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|Title:||Amino acids differentially regulate insulin receptor tyrosine kinase and phosphatidyl inositol-3-OH-kinase activities in human monocytes exposed to high glucose concentration|
Insulin receptor tyrosine kinase
Insulin signaling pathway
Lysine and other amino acids
|Source:||Srinivasan, V.,Rajesh, M.,Sulochana, K.N.,Indra, C.,Ramakrishnan, S. (2005-02). Amino acids differentially regulate insulin receptor tyrosine kinase and phosphatidyl inositol-3-OH-kinase activities in human monocytes exposed to high glucose concentration. Indian Journal of Biochemistry and Biophysics 42 (1) : 13-18. ScholarBank@NUS Repository.|
|Abstract:||Chronic hyperglycemia and insulin resistance are the common factors involved in the development of vascular complications in diabetes mellitus (DM) patients. Since insulin signaling pathway has been shown to be regulated by nutritional supplements, in the present study, we investigated the possible effects of free amino acids, such as lysine, arginine and alanine and their mixture in modulating the insulin receptor tyrosine kinase (IRTK) and phosphatidyl inositol-3-OH-kinase (PI3K) activities and on the changes in actin dynamics in monocytes (MC), exposed to high glucose concentration (25 mM). IRTK and PI3K activities were markedly decreased in MC, incubated with 25 mM glucose. However, on treatment with amino acids, only lysine was effective in augmenting IRTK and PI3K activities in a dose-dependent manner. Arginine had marginal effect in promoting these activities. Equimolar mixture of amino acids showed marginal effect of augmenting only IRTK activity. Alanine had no effect. The F-actin filaments showed grossly diminished organization in the cells treated with 25 mM glucose alone, as assessed by specific binding to phalloidin-FITC, when compared with cells treated with 5 mM glucose. On the other hand, a significant improvement in the F-actin organization was observed in the cells co-incubated with 25 mM glucose and lysine. A possible molecular mechanism is the antiglycating effect of amino acids. The signal transduction starts with binding of ATP to lysine at position 1030 in the β sub unit of the receptor. This lysine (1030) may be protected by the added lysine or to some extent arginine from glycation and loss of function. In summary, our findings suggest that the amino acids apart from their antiglycating property can also modulate/influence the activities of pivotal enzymes that are upstream in the insulin-mediated signal transduction pathway and bring down glucose.|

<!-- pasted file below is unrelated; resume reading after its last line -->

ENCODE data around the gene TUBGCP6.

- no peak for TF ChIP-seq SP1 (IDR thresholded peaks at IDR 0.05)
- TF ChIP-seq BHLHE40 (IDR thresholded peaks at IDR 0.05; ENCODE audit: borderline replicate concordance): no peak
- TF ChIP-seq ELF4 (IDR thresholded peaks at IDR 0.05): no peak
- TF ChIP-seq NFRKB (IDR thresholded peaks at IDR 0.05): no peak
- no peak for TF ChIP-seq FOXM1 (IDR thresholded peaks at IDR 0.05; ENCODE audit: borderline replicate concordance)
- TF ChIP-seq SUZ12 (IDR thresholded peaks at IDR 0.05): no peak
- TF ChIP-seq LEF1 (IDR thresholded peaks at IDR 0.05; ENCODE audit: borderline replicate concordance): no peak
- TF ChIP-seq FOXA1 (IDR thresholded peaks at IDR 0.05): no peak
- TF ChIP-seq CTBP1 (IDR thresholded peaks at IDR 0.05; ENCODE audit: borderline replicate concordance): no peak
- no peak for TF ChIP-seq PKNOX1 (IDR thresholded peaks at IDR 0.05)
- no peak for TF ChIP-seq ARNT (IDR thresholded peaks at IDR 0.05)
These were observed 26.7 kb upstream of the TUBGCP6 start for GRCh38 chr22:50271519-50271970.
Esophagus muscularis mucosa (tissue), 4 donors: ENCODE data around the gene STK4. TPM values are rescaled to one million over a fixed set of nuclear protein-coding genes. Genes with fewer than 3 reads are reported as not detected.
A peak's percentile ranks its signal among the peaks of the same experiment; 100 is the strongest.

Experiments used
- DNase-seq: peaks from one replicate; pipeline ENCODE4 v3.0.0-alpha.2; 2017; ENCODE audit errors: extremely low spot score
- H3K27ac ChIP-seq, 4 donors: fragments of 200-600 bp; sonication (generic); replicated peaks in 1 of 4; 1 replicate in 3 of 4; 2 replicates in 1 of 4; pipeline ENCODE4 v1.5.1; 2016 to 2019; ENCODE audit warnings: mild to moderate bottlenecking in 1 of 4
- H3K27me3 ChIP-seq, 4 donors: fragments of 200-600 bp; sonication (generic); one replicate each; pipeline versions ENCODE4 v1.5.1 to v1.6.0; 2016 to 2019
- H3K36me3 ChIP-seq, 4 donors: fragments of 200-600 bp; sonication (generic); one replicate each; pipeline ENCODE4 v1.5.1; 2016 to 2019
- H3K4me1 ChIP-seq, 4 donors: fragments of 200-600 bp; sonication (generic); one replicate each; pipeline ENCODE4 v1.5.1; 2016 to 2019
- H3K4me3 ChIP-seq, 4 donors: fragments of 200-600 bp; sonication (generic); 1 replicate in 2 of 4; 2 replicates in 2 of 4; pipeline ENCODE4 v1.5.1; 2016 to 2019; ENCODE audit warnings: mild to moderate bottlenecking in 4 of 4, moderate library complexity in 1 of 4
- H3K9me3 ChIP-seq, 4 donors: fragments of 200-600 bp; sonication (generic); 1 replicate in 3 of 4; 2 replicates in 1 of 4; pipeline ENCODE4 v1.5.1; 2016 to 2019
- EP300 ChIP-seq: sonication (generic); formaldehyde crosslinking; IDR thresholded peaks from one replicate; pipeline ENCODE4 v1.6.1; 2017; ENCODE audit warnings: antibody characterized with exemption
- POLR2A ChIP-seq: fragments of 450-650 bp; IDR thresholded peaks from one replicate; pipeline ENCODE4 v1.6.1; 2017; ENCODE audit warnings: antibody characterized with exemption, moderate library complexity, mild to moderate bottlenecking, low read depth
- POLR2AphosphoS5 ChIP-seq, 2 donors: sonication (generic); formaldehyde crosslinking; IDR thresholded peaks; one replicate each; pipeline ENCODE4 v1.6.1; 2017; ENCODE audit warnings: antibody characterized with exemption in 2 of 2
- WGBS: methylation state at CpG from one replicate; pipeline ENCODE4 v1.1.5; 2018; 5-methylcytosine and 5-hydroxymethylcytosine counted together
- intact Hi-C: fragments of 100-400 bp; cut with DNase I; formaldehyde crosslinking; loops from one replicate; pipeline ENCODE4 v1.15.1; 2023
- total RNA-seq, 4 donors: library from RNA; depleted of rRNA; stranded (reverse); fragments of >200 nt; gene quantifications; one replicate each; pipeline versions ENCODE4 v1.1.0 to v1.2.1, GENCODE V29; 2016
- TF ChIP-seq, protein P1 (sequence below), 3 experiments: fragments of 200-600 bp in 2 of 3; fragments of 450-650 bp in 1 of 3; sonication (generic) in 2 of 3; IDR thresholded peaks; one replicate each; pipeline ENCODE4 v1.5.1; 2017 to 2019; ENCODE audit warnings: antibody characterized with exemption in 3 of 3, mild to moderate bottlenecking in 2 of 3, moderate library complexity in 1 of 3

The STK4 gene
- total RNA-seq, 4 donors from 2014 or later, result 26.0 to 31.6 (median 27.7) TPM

|Source Title:||Indian Journal of Biochemistry and Biophysics|
|Appears in Collections:||Staff Publications|
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